It’s true: sketching caricatures of your co-workers during meetings is bad business etiquette. You already know that. But did you know that drawing is actually a great way to get your ideas down on paper-and across to others?
Just think about the brainstorming/planning meetings you attend. Reflect on how much time is wasted whenever you have to stop and try to verbally express exactly what you think and feel so that everyone will grasp your ideas. Remember how frustrated you feel when no amount of talking enables them to understand you or your vision?
“Discussions frequently jump around, moving from one topic to the next and then back again to the first,” says Milly Sonneman, founder of HandsOn Graphics (www.handson graphics.com), a graphic communications firm in Mill Valley, California. This lack of linear thinking makes it especially easy to lose your mental place. But depicting your thoughts visually allows you to keep track of questions and concerns as they arise during the flow of conversation.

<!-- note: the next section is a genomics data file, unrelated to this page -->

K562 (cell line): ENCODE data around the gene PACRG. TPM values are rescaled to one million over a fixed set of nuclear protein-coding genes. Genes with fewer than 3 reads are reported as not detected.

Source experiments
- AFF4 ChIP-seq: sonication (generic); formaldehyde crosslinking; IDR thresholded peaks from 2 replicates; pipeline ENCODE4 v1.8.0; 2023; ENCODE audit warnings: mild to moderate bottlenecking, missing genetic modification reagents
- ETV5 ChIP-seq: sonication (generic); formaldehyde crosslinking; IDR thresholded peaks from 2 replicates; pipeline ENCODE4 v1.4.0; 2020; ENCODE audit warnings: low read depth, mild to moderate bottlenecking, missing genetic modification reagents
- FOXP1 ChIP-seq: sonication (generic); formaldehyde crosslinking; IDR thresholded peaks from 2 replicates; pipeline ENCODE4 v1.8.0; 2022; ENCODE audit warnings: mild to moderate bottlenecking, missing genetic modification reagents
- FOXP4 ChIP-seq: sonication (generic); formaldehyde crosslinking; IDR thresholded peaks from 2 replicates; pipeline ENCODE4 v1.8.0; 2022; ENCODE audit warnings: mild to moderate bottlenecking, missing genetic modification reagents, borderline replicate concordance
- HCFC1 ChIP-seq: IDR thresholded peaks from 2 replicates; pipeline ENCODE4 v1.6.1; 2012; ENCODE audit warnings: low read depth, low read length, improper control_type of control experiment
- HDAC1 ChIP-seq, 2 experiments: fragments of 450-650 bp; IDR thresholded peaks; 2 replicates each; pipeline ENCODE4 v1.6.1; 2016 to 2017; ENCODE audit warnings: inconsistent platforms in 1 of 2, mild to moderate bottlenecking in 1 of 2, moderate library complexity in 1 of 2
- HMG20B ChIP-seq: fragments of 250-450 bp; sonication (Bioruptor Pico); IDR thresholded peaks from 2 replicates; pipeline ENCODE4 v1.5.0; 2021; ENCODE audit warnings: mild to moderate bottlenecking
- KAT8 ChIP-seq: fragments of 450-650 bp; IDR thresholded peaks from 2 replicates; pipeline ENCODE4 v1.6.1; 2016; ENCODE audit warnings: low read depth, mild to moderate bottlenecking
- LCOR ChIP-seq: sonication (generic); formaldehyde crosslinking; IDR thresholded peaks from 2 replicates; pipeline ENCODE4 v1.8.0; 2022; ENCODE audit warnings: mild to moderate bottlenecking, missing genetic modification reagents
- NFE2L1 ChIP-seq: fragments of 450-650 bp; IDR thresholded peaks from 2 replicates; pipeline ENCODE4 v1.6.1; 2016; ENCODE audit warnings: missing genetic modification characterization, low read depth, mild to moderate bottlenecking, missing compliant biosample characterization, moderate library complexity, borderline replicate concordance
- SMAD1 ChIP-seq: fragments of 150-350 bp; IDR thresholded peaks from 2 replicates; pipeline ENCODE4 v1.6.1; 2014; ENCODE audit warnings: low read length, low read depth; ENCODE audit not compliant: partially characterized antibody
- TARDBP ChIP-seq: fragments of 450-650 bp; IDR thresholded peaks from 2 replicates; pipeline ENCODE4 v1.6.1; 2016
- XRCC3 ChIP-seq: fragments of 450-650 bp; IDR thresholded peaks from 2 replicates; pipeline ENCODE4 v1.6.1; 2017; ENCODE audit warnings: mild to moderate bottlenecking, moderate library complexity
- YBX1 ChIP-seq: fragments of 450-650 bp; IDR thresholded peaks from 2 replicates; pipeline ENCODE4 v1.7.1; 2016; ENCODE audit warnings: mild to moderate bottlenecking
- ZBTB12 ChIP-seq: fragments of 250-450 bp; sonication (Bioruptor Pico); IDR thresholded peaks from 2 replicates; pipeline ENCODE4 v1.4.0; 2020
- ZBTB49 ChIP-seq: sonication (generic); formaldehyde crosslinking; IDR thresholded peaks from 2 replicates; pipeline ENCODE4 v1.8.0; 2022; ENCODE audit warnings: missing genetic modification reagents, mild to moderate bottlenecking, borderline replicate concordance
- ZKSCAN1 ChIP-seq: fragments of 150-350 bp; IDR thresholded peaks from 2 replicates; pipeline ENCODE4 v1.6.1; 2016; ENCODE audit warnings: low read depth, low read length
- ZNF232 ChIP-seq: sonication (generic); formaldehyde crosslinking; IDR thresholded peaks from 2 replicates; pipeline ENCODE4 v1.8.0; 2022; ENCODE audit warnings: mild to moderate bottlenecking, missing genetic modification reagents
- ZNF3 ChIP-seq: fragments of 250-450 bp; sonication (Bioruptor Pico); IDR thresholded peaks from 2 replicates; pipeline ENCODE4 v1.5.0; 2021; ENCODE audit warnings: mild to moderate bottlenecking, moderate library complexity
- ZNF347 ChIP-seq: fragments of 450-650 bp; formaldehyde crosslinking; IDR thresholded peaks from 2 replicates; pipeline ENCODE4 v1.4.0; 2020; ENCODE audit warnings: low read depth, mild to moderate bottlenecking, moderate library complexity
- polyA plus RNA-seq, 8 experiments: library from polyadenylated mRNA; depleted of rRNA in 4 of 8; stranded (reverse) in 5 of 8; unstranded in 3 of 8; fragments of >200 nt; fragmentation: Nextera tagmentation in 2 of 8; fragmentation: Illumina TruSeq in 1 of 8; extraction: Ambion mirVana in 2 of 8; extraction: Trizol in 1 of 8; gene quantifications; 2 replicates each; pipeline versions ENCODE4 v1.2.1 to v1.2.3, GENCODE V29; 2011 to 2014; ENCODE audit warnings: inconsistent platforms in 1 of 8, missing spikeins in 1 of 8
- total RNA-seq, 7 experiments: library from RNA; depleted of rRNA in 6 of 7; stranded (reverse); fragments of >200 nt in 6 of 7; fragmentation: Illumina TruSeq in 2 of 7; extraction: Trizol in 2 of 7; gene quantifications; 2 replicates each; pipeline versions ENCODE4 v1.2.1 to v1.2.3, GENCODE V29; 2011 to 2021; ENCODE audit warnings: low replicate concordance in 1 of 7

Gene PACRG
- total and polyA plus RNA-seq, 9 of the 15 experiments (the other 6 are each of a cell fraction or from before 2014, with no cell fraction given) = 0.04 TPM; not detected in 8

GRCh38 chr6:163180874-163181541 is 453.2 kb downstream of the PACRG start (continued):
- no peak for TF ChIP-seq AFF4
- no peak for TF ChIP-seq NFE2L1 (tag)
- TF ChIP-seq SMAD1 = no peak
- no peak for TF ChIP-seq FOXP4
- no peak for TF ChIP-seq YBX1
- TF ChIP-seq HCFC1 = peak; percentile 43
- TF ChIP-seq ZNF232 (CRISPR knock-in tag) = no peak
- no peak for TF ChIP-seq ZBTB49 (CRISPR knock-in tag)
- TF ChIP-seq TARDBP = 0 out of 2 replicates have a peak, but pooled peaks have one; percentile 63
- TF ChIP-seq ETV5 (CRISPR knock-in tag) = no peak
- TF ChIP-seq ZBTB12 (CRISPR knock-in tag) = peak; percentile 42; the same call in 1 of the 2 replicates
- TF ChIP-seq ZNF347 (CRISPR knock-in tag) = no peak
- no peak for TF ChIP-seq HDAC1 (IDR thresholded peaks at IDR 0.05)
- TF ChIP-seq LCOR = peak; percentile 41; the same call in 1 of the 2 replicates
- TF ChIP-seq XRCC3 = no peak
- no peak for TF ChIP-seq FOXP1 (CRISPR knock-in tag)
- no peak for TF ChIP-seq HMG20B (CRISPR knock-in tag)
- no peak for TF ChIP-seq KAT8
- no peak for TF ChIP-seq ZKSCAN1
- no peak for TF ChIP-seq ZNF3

Illustrating “opens up space around ideas, supports making connections and recognizing emerging themes,” says Sonneman. Because it’s more unstructured than writing, it’s easier “to work rapidly and keep pace with a gusher of ideas.”
Remember, these drawings are designed to be constructive aids to your participation in brainstorming sessions. The following tips can help you get started:
- Ignore your inner critic. Since the goal isn’t to draw masterpiece-quality work, there’s no need to beat yourself up for lack of “true” artistic skill. Instead, concentrate on translating your ideas into a graphic context-stick figures and all. Make a conscious decision to get rid of any self-deprecating thoughts that may hinder you during this process.
- Think visually. Listen for the pictures that are often created by groups of words. For example, consider the sentence, “Agreeing to this deal would result in our department getting the short end of the stick.”
- It could easily be depicted graphically. Realize that there’s more than one way to draw something. That’s because there’s more than one way to say just about anything. When you get stumped with the sketching part, simply retrace your verbal steps and figure out another way to say what’s in your head.
To help get your creative brainstorming juices flowing, read:
Beyond Words: A Guide to Drawing Out Ideas by Milly R. Sonneman (Ten Speed Press, $14.95)
Reinventing Communication: A Guide to Using Visual Language for Planning, Problem Solving, and Reengineering by Larry Raymond (American Society for Quality, $30)